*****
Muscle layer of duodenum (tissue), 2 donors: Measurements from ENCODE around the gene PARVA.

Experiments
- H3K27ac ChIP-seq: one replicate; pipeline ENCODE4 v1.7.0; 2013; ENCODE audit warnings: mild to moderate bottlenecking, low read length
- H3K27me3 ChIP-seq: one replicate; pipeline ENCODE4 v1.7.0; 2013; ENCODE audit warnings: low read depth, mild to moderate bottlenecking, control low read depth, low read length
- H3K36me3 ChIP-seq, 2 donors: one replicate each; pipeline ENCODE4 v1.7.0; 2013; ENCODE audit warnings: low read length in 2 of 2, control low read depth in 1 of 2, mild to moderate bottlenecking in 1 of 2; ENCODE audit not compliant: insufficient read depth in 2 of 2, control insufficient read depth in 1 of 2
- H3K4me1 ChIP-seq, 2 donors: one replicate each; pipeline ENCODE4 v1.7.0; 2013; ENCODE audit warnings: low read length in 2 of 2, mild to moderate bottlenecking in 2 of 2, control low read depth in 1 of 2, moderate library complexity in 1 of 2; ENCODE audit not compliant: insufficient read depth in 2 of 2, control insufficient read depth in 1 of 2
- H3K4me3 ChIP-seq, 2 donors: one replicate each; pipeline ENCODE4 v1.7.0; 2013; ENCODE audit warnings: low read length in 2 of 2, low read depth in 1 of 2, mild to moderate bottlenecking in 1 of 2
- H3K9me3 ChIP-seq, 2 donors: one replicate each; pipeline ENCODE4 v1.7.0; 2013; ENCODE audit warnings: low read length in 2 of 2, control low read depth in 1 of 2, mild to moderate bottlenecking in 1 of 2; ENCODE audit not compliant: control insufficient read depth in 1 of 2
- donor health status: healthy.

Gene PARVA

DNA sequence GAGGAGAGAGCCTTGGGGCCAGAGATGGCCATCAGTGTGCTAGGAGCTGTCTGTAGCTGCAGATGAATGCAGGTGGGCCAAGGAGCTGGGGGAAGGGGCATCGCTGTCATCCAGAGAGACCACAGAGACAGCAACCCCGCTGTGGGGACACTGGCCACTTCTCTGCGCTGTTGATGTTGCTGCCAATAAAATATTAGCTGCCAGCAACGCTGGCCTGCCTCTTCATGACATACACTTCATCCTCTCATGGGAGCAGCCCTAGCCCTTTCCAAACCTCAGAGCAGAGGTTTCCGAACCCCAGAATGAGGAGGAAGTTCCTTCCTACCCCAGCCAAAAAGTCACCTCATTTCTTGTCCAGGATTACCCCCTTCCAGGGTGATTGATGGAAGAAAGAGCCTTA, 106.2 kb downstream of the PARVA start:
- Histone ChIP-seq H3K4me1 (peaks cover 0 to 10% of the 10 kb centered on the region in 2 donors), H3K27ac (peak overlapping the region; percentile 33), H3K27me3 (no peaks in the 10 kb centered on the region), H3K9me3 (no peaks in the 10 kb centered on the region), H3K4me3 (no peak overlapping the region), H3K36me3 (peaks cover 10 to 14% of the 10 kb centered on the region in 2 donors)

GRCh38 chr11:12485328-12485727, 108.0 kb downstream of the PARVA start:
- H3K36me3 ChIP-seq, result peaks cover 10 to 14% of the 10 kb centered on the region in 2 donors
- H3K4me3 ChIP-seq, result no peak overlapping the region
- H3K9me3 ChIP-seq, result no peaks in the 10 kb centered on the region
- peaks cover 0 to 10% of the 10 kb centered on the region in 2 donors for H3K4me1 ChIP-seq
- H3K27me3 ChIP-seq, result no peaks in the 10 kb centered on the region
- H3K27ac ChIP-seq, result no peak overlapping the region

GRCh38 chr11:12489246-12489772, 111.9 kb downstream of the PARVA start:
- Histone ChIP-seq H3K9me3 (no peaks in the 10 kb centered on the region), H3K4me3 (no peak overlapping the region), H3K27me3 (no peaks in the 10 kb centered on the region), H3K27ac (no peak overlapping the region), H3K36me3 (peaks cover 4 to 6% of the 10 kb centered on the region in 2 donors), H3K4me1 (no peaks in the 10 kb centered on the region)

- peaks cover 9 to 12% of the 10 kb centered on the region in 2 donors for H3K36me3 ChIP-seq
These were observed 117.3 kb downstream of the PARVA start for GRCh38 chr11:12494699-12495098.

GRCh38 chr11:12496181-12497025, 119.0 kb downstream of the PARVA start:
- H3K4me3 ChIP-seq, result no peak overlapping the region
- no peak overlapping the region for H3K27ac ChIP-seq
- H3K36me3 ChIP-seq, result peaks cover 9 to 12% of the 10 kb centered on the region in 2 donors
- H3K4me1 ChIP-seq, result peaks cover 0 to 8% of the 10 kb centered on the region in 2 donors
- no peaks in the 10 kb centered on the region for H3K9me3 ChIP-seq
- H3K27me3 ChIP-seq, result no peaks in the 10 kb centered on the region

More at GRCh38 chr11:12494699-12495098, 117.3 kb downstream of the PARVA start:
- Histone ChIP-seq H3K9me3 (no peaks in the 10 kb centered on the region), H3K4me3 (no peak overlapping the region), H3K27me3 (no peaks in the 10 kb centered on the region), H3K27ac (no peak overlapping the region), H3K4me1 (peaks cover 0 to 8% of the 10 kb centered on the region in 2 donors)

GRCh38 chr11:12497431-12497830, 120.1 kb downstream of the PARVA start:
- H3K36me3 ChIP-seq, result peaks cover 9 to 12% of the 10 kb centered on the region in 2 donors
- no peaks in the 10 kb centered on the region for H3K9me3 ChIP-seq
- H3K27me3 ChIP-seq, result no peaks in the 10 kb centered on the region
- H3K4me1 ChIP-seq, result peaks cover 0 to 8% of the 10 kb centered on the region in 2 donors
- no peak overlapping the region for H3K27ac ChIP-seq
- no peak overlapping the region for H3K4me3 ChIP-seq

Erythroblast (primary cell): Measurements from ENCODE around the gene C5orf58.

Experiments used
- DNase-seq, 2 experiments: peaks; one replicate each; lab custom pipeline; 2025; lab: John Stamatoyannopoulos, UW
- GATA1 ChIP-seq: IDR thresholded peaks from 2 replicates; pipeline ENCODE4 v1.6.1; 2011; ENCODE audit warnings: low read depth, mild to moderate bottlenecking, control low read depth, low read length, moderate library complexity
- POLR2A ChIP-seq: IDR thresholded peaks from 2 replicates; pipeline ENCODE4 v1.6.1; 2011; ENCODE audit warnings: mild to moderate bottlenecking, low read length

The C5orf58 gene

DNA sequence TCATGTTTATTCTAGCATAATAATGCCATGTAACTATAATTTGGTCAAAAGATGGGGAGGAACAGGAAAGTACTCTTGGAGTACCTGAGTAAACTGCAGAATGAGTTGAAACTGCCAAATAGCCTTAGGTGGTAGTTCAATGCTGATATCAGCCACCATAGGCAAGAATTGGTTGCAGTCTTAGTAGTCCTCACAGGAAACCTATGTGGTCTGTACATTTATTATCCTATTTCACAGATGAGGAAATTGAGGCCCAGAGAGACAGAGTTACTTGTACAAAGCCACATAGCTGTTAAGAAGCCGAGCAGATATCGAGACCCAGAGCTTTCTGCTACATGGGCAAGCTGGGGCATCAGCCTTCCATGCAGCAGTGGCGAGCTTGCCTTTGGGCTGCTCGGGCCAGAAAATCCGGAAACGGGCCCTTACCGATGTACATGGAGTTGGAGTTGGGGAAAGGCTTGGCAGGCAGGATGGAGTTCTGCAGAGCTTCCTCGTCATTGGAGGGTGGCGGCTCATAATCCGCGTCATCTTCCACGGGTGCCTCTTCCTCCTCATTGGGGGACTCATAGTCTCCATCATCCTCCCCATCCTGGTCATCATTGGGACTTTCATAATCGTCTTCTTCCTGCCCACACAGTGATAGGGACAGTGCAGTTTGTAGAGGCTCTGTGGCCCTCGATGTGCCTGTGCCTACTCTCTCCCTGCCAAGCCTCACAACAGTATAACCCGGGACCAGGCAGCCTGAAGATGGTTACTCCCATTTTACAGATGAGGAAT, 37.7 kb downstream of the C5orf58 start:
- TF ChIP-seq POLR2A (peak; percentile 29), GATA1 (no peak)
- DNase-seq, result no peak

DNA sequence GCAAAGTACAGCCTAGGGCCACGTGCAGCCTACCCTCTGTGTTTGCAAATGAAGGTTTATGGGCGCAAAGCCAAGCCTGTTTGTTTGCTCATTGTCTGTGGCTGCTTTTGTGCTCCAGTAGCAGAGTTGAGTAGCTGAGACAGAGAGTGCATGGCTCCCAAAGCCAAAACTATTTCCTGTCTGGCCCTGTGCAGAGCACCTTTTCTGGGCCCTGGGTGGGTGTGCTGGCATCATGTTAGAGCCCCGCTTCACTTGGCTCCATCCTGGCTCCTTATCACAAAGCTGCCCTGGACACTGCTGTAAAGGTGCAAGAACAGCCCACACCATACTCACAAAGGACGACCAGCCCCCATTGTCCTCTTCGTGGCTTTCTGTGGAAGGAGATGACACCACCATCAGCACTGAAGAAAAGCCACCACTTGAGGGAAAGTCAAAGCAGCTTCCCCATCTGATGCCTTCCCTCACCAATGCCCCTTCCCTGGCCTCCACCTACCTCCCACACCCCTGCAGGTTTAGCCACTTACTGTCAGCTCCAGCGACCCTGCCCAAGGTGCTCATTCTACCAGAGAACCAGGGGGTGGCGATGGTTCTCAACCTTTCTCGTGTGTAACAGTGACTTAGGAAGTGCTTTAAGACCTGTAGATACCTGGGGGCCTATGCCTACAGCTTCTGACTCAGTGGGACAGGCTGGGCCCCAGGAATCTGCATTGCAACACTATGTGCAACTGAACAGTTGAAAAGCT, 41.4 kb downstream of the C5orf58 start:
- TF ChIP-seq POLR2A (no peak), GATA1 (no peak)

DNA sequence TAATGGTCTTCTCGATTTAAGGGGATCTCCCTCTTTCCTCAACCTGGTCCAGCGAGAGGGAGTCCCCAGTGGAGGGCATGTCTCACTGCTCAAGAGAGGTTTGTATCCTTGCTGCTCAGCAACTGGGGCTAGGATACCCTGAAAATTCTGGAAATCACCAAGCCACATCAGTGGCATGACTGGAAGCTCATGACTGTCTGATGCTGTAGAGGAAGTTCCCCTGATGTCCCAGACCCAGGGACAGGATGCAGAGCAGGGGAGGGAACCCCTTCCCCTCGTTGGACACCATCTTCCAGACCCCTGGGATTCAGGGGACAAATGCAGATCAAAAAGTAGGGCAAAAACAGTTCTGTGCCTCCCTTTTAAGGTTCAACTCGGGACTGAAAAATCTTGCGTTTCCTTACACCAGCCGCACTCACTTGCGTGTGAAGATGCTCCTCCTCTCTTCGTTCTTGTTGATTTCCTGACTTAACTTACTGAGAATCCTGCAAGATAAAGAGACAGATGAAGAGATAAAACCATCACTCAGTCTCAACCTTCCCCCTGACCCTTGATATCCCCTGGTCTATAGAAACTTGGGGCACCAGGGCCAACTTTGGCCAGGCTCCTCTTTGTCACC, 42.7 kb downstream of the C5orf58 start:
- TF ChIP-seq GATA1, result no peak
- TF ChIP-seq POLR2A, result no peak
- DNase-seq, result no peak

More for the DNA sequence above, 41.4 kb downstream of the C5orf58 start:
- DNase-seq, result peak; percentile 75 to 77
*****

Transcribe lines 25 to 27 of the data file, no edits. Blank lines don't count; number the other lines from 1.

- H3K4me3 ChIP-seq, result no peak overlapping the region
- no peak overlapping the region for H3K27ac ChIP-seq
- H3K36me3 ChIP-seq, result peaks cover 9 to 12% of the 10 kb centered on the region in 2 donors